गते गते पारगते पारसंगते बोधि स्वाहा

gate gate pāragate pārasaṃgate bodhi svāhā

The Heart Sūtra

With Christmas just around the corner let’s talk about the act of giving away.
In yoga, aparigraha is a profound concept that encourages us to cultivate a mindset of non-possessiveness and letting go. Derived from the Sanskrit words “apari” meaning ‘non’ and “graha” meaning ‘greed’ or ‘attachment,’ aparigraha teaches us to release our desires for material possessions and attachments, leading to a state of contentment and inner freedom. The essence of aparigraha, besides being the fifth yama in the yoga sūtra of Patañjali eight limbs, can also be explored in the following part of the Heart Sūtra, a revered Buddhist scripture:

gate gate pāragate pārasaṃgate bodhi svāhā

It is often translated as: “gate” – gone, “pāragate” – gone beyond, “pārasaṃgate” – gone completely beyond, “bodhi” – awakened mind/enlightenment and “svāhā” – well said/may it be so/to surrender one’s ego.

While “svāhā” does not have a precise equivalent in English, it carries a sense of devotion, surrender, and self-offering.
This mantra is a profound expression of the journey towards enlightenment, emphasizing the transcendence of worldly attachments and the attainment of ultimate wisdom which the Buddhist call “Prajñāpāramitā”.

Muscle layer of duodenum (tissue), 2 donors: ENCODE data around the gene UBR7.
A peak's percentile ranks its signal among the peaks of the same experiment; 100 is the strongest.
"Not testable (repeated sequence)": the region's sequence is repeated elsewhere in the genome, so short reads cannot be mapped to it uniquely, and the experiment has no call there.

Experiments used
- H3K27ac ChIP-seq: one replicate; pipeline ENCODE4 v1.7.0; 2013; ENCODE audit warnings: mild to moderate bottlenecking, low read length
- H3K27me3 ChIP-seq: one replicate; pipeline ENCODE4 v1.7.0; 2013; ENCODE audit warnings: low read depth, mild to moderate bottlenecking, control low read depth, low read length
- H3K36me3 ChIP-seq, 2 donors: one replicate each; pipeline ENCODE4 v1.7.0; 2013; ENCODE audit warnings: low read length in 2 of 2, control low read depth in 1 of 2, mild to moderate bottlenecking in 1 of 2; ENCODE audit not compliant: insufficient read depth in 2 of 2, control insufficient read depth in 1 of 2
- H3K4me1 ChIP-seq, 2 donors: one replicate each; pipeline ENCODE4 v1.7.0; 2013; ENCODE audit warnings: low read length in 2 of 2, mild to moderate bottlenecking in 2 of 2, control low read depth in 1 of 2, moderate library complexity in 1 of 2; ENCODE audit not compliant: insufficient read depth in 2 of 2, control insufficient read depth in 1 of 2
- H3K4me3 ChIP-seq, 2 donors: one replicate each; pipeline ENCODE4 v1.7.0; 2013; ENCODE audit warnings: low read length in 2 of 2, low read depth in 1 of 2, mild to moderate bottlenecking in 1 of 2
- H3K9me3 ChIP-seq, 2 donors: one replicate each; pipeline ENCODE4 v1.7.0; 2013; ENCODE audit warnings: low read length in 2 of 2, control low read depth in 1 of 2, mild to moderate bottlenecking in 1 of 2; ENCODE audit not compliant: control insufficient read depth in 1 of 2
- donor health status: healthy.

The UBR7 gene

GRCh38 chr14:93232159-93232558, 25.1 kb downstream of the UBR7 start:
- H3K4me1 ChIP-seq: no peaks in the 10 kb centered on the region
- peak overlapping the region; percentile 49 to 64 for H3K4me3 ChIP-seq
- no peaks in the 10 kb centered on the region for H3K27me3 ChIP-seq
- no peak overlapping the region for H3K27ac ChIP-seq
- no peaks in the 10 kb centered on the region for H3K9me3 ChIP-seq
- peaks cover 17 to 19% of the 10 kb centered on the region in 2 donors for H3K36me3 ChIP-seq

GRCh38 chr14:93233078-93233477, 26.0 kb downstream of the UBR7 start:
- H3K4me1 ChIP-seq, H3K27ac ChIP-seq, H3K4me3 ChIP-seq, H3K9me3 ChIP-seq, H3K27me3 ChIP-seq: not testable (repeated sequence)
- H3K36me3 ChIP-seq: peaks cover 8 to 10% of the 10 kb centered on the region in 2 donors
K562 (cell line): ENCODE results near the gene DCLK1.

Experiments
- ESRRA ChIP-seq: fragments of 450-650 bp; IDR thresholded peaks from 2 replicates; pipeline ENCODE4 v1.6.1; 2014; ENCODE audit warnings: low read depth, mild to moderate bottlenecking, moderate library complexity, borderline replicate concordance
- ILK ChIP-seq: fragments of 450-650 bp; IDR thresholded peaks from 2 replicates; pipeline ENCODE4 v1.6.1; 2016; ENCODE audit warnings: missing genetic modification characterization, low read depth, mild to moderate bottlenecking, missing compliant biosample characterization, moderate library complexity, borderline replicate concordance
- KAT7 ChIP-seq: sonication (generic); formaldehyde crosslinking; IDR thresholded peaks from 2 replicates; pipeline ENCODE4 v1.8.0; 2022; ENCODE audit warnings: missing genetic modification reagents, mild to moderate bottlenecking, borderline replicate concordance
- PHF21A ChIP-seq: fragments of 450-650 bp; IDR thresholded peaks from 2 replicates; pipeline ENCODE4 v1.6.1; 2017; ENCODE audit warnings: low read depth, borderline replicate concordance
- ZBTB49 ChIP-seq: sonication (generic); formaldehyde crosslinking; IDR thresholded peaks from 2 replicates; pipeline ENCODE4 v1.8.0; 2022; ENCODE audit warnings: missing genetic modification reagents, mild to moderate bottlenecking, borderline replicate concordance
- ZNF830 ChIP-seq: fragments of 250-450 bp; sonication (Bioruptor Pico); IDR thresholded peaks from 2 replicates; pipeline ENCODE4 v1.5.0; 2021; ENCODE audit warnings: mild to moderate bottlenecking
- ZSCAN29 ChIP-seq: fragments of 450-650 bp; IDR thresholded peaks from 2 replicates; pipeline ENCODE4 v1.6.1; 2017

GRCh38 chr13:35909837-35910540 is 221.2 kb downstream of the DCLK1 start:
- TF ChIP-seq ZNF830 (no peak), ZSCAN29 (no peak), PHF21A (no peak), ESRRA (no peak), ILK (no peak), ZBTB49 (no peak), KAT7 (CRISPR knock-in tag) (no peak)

When chanting this mantra, we acknowledge the need to let go of attachments, desires, and possessions that hinder our spiritual growth and inner peace. It serves as a reminder to detach ourselves from the materialistic world and embrace a more minimalist, simple and a way of living full of contentment.

I have recently found it quite liberating just removing the social media apps from my phone.
Material possessiveness also reflects in our digital identities through the strong emphasis on showcasing wealth, possessions, experiences and perfection online. We often link our self-worth to the things we own, the places we visit, degrees we have, homes we have built, and how flawlessly we present our lives in the digital realm. In the yoga teachings, the principle of non-attachment teaches us to free ourselves from clinging to material possessions or any identity tied to them. However, we tend to anchor our self-worth to the possessions we display, often straying from the yogic concept of non-attachment. Of course, not all is negative, there are many things the digital world can teach us but we are usually distracted from the positives by the desire to ‘have more’ for ourselves.

I will admit that I am a big fan of Star Wars and the jedi master Yoda reminds us of deep spiritual teachings by saying: “train yourself to let go of everything you fear to lose”.

It’s not just the digital identities of social media that are driven by possessiveness. Now travelling, once a means of exploring new cultures and experiences, has taken on a new dimension in the era of social media. Taking a journey to distant places are no longer solely about immersing oneself in the local culture or beauty. Instead, they’ve become opportunities to capture the perfect picture or video to share with the online world. The significance of the moment experienced is often overshadowed by the pursuit of that ideal shot that will resonate on our digital platforms. It highlights the paradoxical nature of the world we are creating, where the pursuit of possessing more, leaves us with a feeling of emptiness.